Countywide meeting planned for United We Stand, America
Central County membership of United We Stand, America, started by Ross Perot, has grown so quickly that the Severna Park chapter has canceled its July meeting to hold a larger, countywide meeting.
The Severna Park group originally had scheduled a meeting for July 26 at the Severna Park library. The date of the new meeting has not been set.
The Severna Park/Arnold chapter, one of five chapters in the county, now has more than 300 members, says Pam Asa, a coordinator.
Members pay $15 and join through the national United We Stand in Texas, and a list of members is then sent to local groups, she said.
Maryland must have 20,000 members to become a state chapter, "and we're quickly approaching that mark," Ms. Asa said.
"I think the main goals of the national organization are government reform," she said. "There's a lot of waste in government and excessive spending. Taxpayers see money wasted left and right. Our goals are to get rid of the deficit before our country ends up bankrupt."
Usually, the Severna Park chapter invites a speaker from a group such as Citizens Against Government Waste or a victims' rights group, Ms. Asa said.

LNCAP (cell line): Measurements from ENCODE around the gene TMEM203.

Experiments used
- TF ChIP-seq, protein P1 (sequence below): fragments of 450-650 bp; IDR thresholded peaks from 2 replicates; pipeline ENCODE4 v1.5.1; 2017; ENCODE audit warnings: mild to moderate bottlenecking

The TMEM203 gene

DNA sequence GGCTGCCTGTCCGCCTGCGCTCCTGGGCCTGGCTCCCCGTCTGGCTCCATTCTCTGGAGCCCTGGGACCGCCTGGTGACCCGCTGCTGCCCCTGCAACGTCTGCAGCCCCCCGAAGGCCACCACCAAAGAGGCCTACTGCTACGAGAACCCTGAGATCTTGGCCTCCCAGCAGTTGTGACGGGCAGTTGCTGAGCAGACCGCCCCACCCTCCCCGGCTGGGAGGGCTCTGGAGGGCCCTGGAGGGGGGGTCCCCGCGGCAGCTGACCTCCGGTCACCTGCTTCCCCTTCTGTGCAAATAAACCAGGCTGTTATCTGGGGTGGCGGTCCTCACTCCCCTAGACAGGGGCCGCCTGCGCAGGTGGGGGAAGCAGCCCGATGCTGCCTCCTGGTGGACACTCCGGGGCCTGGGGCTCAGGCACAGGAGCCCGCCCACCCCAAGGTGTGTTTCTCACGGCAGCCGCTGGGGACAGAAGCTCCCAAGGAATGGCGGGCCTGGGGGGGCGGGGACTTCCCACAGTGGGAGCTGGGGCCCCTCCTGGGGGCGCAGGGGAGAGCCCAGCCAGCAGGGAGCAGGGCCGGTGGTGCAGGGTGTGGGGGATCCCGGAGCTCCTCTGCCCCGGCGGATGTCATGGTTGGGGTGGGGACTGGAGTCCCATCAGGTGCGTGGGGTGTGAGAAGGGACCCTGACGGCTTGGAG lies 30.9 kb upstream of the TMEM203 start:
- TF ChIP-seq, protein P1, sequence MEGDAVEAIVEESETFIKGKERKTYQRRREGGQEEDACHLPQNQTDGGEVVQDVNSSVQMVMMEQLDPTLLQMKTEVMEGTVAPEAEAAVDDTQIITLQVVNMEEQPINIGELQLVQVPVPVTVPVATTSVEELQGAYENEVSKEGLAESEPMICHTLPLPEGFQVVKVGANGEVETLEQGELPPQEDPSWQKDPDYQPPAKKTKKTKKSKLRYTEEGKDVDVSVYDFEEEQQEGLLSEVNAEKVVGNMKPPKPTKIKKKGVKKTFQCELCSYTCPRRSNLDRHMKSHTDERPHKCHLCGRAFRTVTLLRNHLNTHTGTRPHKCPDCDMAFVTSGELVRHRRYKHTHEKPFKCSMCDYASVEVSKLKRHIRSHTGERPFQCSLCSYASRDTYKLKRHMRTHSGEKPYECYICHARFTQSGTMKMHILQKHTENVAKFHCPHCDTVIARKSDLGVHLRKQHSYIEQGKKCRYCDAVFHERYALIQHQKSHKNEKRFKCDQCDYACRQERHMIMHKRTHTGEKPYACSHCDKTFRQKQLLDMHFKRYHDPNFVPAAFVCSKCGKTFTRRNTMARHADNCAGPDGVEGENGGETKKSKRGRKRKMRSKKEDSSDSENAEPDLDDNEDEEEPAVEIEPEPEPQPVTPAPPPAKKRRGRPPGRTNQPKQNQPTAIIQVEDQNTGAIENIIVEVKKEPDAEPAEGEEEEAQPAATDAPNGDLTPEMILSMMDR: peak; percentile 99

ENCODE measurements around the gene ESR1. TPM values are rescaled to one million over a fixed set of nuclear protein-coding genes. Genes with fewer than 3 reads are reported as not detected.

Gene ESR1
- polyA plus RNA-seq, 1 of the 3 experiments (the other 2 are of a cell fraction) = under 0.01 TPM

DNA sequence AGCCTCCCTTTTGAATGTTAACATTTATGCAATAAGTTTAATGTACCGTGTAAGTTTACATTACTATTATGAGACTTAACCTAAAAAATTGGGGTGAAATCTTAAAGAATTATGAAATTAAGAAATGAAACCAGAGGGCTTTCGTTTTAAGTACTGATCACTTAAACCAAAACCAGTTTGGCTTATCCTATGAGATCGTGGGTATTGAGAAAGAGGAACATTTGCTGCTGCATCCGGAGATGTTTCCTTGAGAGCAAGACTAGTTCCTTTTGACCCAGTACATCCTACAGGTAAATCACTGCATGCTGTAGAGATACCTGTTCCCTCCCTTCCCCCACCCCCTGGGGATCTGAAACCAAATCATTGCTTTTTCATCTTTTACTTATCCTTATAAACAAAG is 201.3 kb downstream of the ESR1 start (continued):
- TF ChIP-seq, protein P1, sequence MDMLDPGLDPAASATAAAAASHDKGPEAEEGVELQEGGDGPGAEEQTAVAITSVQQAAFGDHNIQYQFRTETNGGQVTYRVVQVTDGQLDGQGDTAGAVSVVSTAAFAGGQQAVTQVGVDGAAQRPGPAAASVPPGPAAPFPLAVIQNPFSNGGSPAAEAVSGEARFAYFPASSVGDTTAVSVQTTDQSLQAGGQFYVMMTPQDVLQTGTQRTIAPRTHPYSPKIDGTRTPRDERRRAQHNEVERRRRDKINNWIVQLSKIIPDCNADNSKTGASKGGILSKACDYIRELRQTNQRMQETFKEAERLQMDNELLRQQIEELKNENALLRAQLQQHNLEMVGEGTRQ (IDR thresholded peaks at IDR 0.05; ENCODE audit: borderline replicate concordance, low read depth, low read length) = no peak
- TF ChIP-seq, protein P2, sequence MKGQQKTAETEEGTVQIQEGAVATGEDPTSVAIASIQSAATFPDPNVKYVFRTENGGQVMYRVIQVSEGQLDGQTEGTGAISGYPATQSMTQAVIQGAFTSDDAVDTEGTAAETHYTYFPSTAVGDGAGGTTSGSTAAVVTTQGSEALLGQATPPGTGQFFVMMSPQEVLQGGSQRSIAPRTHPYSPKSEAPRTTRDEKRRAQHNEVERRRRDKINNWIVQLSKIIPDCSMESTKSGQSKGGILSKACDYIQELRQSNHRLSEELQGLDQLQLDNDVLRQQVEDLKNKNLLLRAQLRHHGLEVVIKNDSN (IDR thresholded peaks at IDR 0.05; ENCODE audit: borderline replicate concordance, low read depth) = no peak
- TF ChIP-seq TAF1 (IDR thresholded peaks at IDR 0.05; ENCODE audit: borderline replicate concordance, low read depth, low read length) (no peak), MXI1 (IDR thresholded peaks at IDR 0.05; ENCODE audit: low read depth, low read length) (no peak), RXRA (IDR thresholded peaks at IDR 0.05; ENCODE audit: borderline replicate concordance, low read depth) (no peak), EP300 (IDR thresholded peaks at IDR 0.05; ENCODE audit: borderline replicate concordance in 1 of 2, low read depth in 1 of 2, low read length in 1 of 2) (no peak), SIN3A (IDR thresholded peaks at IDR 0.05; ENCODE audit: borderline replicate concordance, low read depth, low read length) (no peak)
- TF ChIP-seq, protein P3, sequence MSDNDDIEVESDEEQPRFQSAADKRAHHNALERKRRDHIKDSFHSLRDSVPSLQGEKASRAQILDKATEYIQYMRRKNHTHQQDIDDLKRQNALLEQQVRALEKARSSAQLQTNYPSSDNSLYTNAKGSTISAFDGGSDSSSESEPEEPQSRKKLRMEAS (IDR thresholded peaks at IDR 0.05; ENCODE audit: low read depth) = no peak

At the countywide meeting, Anne Arundel United We Stand members plan to organize and elect county officers.
Grandmother given custody of youth
A 16-year-old Millersville youth convicted of stabbing a teen-age friend to death last October is being transferred from his uncle's farm in West Virginia to his grandmother's home in Hanover to await sentencing.
Anne Arundel Circuit Judge Martin A. Wolff agreed to the transfer last week after he was told that the uncle no longer wanted the youth, Steven Calvin Barrett Jr. of the 8300 block of Brookwood Road, staying on the farm. Barrett was tried as an adult.
Barrett, a high school dropout, was convicted in April of involuntary manslaughter in the death of Charles H. "Chucky" Cross, 16, of the 8300 block of Oakwood Road in Millersville, during a fight over a flattened bicycle tire.
He was placed in the custody of his uncle, William Heward, to await sentencing because of tensions in his home neighborhood.
The sentencing originally was scheduled for June 10, but Judge Wolff postponed it until August to allow Mark Blumberg, Barrett's lawyer, additional time to have his client evaluated by a therapist.
When Mr. Heward learned of the delay, he told defense and prosecution attorneys that he wanted the youth off his property.
Sentencing is scheduled for Aug. 2. Barrett faces up to 10 years in prison.